We find it an affront and offensive that this parasitical leach JACOB REES-MOGG is even a member of the same party we here at the Free World belong to
A financial profile on North East Somerset MP Jacob Rees-Mogg has put his wealth firmly in the spotlight, while the well-spoken Tory was reported to have complained about his fund management bonus.
According to an article in this month’s edition of Spectator Life , Rees-Mogg and his family are set to be worth £150 million once he and his wife come into their full inheritance.
Mr Rees-Mogg, who has read the Financial Times and attended stock market meetings since the age of 12, made his money in investment and is now chairman of the company he founded – Somerset Capital Management (SCM).
One unnamed colleague, who worked with the MP at Lloyd George Management in Hong Kong, says he saw Mr Rees-Mogg take umbrage with his bonus one year.
“I saw him accost a former manager to complain his seven-figure bonus wasn’t sufficient – in the line-up at his own wedding,” the source told the right-wing magazine.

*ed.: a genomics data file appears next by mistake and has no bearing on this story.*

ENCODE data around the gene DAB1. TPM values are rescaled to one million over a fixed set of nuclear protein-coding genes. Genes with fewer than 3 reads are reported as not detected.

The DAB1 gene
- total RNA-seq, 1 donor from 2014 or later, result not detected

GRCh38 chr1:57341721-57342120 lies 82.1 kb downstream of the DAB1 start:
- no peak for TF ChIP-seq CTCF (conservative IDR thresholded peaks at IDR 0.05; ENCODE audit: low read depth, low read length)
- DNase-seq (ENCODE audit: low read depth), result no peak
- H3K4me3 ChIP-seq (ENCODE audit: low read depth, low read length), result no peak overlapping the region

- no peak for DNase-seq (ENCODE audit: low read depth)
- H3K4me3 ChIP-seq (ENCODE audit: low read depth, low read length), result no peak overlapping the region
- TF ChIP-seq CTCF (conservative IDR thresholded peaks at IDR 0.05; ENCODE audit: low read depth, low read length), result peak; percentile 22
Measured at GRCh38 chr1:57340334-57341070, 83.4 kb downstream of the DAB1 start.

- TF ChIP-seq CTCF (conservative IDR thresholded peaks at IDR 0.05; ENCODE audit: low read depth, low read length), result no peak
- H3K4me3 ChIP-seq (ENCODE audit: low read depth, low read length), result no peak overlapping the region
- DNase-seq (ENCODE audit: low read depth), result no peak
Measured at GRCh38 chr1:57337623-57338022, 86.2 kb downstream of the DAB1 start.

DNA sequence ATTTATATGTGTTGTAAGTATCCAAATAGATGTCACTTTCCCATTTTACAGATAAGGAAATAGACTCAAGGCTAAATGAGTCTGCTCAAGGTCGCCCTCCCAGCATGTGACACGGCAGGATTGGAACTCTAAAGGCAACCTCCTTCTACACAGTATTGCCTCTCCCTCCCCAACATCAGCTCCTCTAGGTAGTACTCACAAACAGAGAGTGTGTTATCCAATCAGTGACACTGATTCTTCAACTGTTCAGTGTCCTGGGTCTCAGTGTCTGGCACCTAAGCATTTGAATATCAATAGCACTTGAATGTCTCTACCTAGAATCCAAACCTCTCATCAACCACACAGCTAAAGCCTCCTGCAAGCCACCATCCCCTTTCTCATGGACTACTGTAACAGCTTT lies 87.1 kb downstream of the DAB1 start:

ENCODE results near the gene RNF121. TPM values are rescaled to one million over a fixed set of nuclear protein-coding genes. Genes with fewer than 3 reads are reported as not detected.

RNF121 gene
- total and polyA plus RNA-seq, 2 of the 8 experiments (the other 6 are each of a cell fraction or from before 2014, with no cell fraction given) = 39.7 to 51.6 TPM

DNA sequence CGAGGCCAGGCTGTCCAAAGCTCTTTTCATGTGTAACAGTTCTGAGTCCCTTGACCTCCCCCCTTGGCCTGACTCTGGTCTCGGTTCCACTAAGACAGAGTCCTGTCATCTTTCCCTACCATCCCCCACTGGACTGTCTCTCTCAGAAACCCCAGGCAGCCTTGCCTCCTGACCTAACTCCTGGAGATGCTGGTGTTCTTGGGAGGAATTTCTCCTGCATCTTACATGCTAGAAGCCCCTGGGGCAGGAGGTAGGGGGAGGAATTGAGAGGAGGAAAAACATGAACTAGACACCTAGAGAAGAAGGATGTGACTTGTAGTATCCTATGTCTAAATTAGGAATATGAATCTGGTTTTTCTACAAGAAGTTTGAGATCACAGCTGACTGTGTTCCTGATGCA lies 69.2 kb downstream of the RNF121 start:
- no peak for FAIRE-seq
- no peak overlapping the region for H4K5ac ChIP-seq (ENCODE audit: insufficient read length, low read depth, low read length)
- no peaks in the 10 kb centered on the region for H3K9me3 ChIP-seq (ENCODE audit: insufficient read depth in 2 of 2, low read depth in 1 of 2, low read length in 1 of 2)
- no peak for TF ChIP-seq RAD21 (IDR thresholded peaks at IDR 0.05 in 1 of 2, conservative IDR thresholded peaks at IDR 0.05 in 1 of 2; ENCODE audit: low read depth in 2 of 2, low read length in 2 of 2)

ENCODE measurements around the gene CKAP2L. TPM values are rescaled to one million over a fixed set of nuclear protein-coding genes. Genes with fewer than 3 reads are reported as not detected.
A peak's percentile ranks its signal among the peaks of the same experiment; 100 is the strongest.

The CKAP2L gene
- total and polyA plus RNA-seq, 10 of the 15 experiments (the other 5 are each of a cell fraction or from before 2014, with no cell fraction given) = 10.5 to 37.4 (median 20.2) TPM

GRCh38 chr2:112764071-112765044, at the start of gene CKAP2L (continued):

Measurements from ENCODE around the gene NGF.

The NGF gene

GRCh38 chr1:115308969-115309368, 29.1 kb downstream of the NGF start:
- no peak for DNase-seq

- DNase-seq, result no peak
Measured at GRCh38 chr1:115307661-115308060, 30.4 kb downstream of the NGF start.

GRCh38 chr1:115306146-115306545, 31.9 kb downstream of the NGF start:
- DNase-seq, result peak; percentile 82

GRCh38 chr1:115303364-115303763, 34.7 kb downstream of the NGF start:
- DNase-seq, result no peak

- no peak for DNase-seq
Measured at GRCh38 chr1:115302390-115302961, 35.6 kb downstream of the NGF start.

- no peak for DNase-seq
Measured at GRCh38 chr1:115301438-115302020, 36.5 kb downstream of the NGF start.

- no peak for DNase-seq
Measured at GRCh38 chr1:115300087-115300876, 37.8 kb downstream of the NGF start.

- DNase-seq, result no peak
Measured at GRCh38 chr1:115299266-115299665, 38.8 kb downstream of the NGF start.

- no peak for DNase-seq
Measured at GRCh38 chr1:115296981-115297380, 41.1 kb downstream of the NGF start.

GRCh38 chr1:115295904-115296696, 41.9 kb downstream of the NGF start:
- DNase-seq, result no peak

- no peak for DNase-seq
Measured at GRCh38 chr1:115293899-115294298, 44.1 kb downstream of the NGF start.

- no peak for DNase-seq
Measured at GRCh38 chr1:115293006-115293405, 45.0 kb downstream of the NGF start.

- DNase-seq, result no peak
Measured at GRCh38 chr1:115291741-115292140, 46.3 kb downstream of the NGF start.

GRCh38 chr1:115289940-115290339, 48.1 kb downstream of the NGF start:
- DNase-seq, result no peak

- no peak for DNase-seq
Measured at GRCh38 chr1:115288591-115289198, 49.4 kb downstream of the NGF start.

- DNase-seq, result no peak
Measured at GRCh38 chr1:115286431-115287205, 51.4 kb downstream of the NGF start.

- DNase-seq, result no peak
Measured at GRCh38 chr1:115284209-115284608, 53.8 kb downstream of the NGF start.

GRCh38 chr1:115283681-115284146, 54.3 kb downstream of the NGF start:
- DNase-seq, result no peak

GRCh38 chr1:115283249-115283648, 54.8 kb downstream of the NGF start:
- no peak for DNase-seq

The Old Etonian still keeps a keen eye on the financial world and takes a monthly dividend of £11,730 from SCM.
Combined with his parliamentary salary, it means he takes home at least £216,000 a year.
The devout Catholic and son of former Times editor William Rees-Mogg has been an MP since 2010, so that is some return. But then again, he does have five children to feed.
Mr Rees-Mogg’s wife, formerly Helena de Chair, has helped the couple to increase their riches, according to the report.
As the heir to a fortune of £45 million, along with the Bourne Park stately home in Kent, her inheritance will add to a healthy property portfolio which currently comprises a Mayfair townhouse, a Grade II listed manor house in the North East Somerset constituency and “an interest” in a “several other London properties”.
When his wife comes into her inheritance, the pair will reportedly have a net worth of “in excess of £100 million, and possibly as high as £150m” according to Spectator Life .
Mr Rees-Mogg says he believes it is good for an MP to have experience outside of Westminster’s walls.
“Outside interests are a good thing for Parliament: the major benefit is the expertise these people bring to the institution,” he said.
There is one myth Mr Rees-Mogg would like to dispel, however.
When he was campaigning to be the MP for Central Fife – a safe Labour seat – in 1997, he was derided after reports emerged claiming that he went canvassing for votes driving a Bentley, with the family’s nanny in tow.
“It was a Mercedes,” he replied. “A Bentley would be most unsuitable for canvassing.”